OK then, if you’d like to get me cursing and spitting in front of my wife and children, just ignore the above. Go ahead and email to say something like, sorry, the file you sent me is somehow corrupted/broken/unopenable, and could you please send it again?
Of course, I absolutely CAN resend emails with the compressed/zipped attachment, but if you couldn’t open it the first time, it’s likely nothing will change when I resend it. You really, really should learn what to do with attachments when you receive them.
If the worse comes to the worse, I can just give up on the idea of saving us both work and time by compressing/zipping multiple files into one emailable folder, and send you all seven/nine/eighteen or whatever ebooks as individual attachments.
But then you would, in theory, have to do the downloading bit seven/nine/eighteen times to ensure that your .pdf files are safely saved in your ‘Italian ebooks’ folder. From where you will, of course, regularly back them up to ensure they are never lost.
What? You deleted the email I sent you without having saved a copy of the ebook?
No kidding, I get people with Gmail addresses, and so the proud possessors of 15 GB of FREE STORAGE (equivalent to a billion ebooks plus all the articles about Donald Trump ever written), writing to explain apologetically that, as they always delete emails once they have read them, they can no longer find the ebook they purchased eighteen months ago, and could I please help?
If it’s a very recent order, I can usually just locate the email I sent the first time and resend it, along with a rather teacherly admonition to please not delete it this time.
But if more than six months have passed, the answer may well be, sorry, but I have deleted my emails too, and so have no trace of what I sent you. At least I have a good excuse as, due to the hundreds of emails I send/receive each day, I hit our commercial Gmail’s 20GB limit regularly, and so HAVE to delete old emails with large attachments (or pay Google extra, and the Google boys really don’t need more cash.)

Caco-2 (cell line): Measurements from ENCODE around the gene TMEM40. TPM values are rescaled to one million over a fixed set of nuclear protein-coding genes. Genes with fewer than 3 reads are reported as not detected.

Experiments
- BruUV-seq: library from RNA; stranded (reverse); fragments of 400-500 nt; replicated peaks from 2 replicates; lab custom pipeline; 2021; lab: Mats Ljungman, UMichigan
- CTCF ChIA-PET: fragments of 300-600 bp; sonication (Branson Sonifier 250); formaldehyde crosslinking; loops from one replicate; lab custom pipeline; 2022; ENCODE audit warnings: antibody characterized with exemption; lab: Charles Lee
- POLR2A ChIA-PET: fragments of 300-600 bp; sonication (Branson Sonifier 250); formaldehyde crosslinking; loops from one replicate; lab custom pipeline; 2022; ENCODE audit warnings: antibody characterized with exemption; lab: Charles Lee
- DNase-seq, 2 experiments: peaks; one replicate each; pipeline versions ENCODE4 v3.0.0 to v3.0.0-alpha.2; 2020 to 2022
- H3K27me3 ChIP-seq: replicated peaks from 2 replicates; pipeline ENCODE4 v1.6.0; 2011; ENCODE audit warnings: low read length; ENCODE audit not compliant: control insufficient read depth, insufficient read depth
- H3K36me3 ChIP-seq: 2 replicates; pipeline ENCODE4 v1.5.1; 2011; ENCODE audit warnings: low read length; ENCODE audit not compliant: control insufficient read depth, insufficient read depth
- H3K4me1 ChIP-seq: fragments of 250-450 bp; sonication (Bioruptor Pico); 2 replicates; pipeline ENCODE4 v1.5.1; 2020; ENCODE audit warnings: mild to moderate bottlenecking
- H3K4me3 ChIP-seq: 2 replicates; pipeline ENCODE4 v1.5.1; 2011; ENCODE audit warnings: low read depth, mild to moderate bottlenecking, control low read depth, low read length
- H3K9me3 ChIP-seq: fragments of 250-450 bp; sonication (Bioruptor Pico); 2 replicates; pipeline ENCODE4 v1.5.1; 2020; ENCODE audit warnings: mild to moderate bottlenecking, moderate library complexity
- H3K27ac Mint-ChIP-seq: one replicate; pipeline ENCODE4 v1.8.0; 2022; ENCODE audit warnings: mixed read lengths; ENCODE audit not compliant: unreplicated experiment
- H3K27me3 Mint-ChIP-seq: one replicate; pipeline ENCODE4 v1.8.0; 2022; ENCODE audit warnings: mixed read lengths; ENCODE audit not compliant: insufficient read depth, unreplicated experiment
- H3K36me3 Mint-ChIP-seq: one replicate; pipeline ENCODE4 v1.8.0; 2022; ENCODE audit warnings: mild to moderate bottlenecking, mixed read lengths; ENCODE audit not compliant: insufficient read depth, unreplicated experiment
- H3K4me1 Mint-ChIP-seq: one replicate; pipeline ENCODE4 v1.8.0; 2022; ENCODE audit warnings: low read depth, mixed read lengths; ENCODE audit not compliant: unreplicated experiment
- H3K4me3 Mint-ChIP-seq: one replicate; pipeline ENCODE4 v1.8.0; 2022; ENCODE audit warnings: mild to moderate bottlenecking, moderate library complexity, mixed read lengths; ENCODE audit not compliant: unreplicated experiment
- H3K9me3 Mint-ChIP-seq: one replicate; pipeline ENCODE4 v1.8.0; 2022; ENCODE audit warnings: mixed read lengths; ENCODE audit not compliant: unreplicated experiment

Summary: check your spam/junk folders first before assuming we haven’t done what we promised, download attachments properly to some place where you’ll be able to find them again when you need them, backup ebook files occasionally (just to be on the safe side), and in any case, don’t delete an email with attachments you have paid for. You never know.
Oh, and now you actually have to READ the ebooks you bought!
And take the online lessons!
Don’t put it off, now.
In fact, why not start today?
Next week is the ‘Book Club’ (details on Friday!)
Have you located a copy in the original Italian of ‘Il nome della Rosa’, yet?
Be aware, there are internet sites offering the text to download, but one club member writes that, although he got the .pdf of the entire ebook, he ended up paying a pricely sum for a year’s membership.
They quoted an affordable monthly cost (less then the price of the book) but ended up charging for twelve months in one go… If it looks too good to be true, then it probably is!
Can’t get the book, or the Kindle-version, or download the .pdf legally?
All is not lost – we will have our totally-unauthorised, very-short-and-simplifed ebook version of the story, as retold by our own writer and which we clearly can’t sell or use for commercial purposes.
That may be available to club members who assure me that they fully intend to buy a copy of the book (and so compensate the rights-holders) once the coronavirus crisis has passed.
A mercoledì, allora.